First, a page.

JEA Mug: My Stuff & Stories May 19

fullsizeoutput_1fb3Smoker Marchand, who created the caricature of my late husband, is renowned for his magnificent, life-size metal sculptures portraying native life. They’re all over the place, from Sasquatch leaping across the highway near Desautel Pass to women digging roots not far from Grand Coulee Dam. I’m in awe of Smoker’s artistic skill and humbled that he took the time to sketch this amusing likeness. But that’s not the only reason I cherish my remaining six mugs from the many dozen that were created twenty-five years ago.

The occasion was JEA (as John E. Andrist was fondly known) Appreciation Day. It was an official welcome home for John after he’d survived a brain stem stroke, endured months in Seattle rehab facilities, and returned to Omak with an uncertain future, totally paralyzed and unable to speak. Too often we wait until people are gone to say thank you and honor them. Our community was not going to let that happen. They pulled out all the stops with a parade (led by an Omak city councilwoman riding a horse as Lady Godiva), a program in the high school gym with music and speeches, and these commemorative mugs.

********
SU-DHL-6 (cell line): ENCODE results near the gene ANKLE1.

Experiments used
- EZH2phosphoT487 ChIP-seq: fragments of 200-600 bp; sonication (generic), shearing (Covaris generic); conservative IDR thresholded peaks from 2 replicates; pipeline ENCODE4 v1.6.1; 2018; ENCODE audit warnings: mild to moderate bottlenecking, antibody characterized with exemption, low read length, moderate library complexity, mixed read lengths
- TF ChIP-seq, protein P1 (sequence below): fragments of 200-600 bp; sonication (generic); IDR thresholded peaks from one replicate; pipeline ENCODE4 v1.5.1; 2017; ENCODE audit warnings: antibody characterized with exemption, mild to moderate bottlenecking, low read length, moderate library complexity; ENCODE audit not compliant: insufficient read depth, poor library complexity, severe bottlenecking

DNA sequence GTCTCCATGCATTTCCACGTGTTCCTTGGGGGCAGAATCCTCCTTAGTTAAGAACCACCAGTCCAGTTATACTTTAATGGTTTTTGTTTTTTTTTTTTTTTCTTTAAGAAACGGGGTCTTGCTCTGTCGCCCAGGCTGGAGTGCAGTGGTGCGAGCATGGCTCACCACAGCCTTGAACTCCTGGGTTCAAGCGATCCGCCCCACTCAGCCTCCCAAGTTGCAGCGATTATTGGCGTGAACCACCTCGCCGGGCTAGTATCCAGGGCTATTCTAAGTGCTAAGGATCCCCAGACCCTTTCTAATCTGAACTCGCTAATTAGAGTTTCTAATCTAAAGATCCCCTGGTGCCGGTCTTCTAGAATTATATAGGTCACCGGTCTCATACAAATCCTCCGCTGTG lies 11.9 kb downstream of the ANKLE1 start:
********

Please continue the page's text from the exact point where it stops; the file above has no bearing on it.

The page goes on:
Dave Harper, our business neighbor and friend, came up with the mug idea and induced Smoker to draw John’s likeness. Smoker captured John more quintessentially than any photographer could. The smile’s the best part, the receding hairline, his pride and content as he surveys the newspaper fresh off the press.

The thing that’s always amused me about the caricature is the Adlai-Stevenson-type hole in the bottom of John’s shoe. John didn’t like to spend much money on clothing, except when it came to shoes. He wanted his feet to be comfortable. It seemed only Nordstrom’s very best, most expensive shoes of finest leather could meet his needs. At the end of the day, he religiously inserted cedar shoe trees into each treasured shoe. He polished his shoes with more precision and care than I use to apply lipstick.

Still, the hole is appropriate. It suggests the wearer of the shoe is too busy with the big picture to sweat the small stuff. That would be John.

(To celebrate my 75th birthday this month, I’m posting daily stories about the stuff I’ve acquired over a lifetime and can’t let go of. I invite you to consider the stories attached to the stuff you treasure—maybe even share them.)

Smoker Marchand’s dueling horses at the Omak Stampede Historical Museum

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